Madame Web review

Sony’s Spider-Man adjacent universe has been interesting to watch. The first two ‘Venom’ films had their merits, but ‘Morbius’ was an utter disaster and poured cold water over the whole endeavour. ‘Madame Web’ is the studio’s latest expansion, and Sony once again teamed up with the writers from ‘Morbius’ along with director S.J. Clarkson. And the results of this is a film that somehow manages to be worse than ‘Morbius,’ a truly irredeemable travesty.

Sony Pictures

‘Madame Web’ is about the clairvoyant Madame Webb, or Cassandra Webb (Dakota Johnson) protecting three schoolgirls – Julia Carpenter (Sydney Sweeny), Anya Corazon (Isabela Merced) and Mattie Franklin (Celeste O’Connor) – who are destined to become various versions of Spider-Woman from Ezekiel Sims (Tahar Rahim) who thinks they will be the architects of his death.

This doesn’t sound hugely interesting on its own, as Madame Web has always been a supporting character and the movie doesn’t make a compelling argument for her powers needing their own origin and feature film. They’re not cinematic at all, but worst they remove any tension from any scene, especially when the Web foresees the girls’ death in the future, so she simply walks them out of the situation. It makes everything laughably boring.

What makes this worse is the deceptive marketing Sony has yet again engaged in. One of the (many) reasons fans felt let down by ‘Morbius’ is because the marketing hinted at a larger universe with Vulture and Spider-Man that the film never bothered with, and ‘Madame Web’ does the same thing. The marketing hyped up the appearance of three Spider-Women, yet in the film they’re present for about a minute of actual screentime, and even that feels like a generous characterisation. There is the idea that Spider-Women will be important in the future, but the glimpse the film provides isn’t one audiences would want to watch.

Audiences are then just left with Web herding three inept schoolchildren about for two hours, which is extremely dull, completely neutering any so-called action scenes. It’s a wonder this doesn’t put people to sleep immediately. The girls themselves aren’t written to have more than one character trait, which Sweeney and the others attempt to do what they can with but it doesn’t matter. Johnson is completely miscast in this, reading every line as though she’s seeing it for the first time in her usual monotone voice, making this snoozefest worse. None of them go through a journey of accepting their destiny that would otherwise denote growth.

Ezekiel Sims doesn’t do anything to spice this conflict up either, having no motivation to kill the three girls beyond not wanting to die. He’s a boring billionaire with no backstory, a bizarre choice since he for some reason has a Spider-Manish suit, which goes totally unexplained. It does seem like the film wants to use him to criticise the loss of privacy in the aftermath of 9/11, but this is so half-baked and underexplored that feels like a stretch. While Rahim is apparently a talented man, none of this comes through though. His accent is rough, something shoved in during post-production.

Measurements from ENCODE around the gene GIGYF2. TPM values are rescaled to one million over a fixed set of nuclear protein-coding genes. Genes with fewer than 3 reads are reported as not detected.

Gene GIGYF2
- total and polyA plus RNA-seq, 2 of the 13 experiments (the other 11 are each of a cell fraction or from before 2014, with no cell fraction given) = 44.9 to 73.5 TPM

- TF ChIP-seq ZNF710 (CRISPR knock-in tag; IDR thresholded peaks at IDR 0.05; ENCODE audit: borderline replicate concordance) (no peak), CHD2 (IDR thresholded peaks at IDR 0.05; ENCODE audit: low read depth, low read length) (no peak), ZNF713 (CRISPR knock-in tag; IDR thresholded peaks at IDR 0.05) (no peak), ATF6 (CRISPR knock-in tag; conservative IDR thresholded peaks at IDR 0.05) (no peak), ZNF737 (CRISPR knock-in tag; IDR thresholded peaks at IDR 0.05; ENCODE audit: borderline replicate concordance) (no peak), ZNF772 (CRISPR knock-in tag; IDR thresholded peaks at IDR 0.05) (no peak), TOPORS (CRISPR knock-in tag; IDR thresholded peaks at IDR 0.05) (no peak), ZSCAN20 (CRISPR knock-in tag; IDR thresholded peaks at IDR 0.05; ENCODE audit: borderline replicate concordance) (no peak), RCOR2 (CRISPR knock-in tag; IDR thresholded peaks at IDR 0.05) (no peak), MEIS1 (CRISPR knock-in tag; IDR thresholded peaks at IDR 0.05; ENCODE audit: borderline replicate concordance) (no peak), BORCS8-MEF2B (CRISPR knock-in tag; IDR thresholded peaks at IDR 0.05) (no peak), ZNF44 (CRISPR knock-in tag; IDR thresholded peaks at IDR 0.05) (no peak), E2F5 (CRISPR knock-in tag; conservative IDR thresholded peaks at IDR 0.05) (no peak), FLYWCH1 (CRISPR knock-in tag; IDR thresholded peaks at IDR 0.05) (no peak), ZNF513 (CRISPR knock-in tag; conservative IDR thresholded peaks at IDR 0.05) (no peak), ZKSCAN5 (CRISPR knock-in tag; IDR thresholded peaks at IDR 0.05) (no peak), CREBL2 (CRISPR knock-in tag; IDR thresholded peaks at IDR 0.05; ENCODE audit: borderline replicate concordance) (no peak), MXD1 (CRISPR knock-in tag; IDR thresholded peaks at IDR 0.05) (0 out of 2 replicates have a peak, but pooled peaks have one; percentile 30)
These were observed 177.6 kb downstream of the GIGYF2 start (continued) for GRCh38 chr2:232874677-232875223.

Throughout the film the dialogue is stilted and forced, giving the impression that no actual humans beings were involved. The best example of this is Franklin’s lines about people not liking her when she’s hangry. It’s a weird and unusual thing to point out, and between this and ‘Morbius,’ it is the second Hulk reference that has no place in a Spider-Man film. There is also “the moment you take on the responsibility, great power will come,” a strained inversion of Uncle Ben’s famous line, but making no absolutely sense.

Of course, it wouldn’t be a Sony Spider-Man adjacent film without forced Spider-Man connections. There’s the aforementioned black Spider-Manish suit and responsibiliy foreshadowing, but there’s unfortunately more. Mary Parker (Emma Roberts) giving birth is a side plot, yet it adds nothing to anything to the Spider-Man lore or an essential part of understanding the Parker family, Ben Parker (Adam Scott) while adding very little does at least have some fun interaction with Cassandra.

Finally, there are the effects and costumes. This film was made for a reported budget of $80 million, but even for the comparatively low price tag for a superhero film, the onscreen product feels much cheaper. There’s only one setpiece in the film, and even that is just in a warehouse with some cheap explosions. Madame Web gets her glasses at the end of the film, and they’re extremely blocky, as though someone plucked them out of the 1980s. Her jacket is an in-your-face red and her hair awkwardly greyed out. The entire film is a throwback to old superhero films in the worst ways, constant product placement, uninspired costumes, and lackluster action.

Though it’s not like any of this was surprising. Sony has given everyone the gift of clairvoyance after ‘Morbius,’ the power to foresee disaster before it strikes. And ‘Madame Web’ was one of those visions, the film’s quality was evident from long ago. If anything, ‘Madame Web’ managed to fall below any meager expectations one might have for it, an achievement in itself. It’s an embarrassment for everyone involved.

Kieran Burt

My name is Kieran and I am based in the UK. I love writing about all things science fiction and fantasy, particularly Star Wars and Marvel. When I’m not writing or watching anything sci-fi related, you can probably find me exploring the open worlds of alternate lands through my Xbox.

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